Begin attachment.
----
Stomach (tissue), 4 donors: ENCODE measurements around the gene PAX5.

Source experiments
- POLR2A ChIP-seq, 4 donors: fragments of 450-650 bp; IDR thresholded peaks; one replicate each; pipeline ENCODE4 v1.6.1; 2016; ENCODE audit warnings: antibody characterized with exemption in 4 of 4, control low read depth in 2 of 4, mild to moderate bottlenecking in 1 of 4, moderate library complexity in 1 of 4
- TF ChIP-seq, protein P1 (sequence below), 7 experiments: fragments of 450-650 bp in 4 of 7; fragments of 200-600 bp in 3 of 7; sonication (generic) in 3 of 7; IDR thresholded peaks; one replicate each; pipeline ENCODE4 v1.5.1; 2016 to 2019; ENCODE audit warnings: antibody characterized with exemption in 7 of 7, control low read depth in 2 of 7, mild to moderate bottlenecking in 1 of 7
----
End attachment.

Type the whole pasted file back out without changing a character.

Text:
Stomach (tissue), 4 donors: ENCODE measurements around the gene PAX5.

Source experiments
- POLR2A ChIP-seq, 4 donors: fragments of 450-650 bp; IDR thresholded peaks; one replicate each; pipeline ENCODE4 v1.6.1; 2016; ENCODE audit warnings: antibody characterized with exemption in 4 of 4, control low read depth in 2 of 4, mild to moderate bottlenecking in 1 of 4, moderate library complexity in 1 of 4
- TF ChIP-seq, protein P1 (sequence below), 7 experiments: fragments of 450-650 bp in 4 of 7; fragments of 200-600 bp in 3 of 7; sonication (generic) in 3 of 7; IDR thresholded peaks; one replicate each; pipeline ENCODE4 v1.5.1; 2016 to 2019; ENCODE audit warnings: antibody characterized with exemption in 7 of 7, control low read depth in 2 of 7, mild to moderate bottlenecking in 1 of 7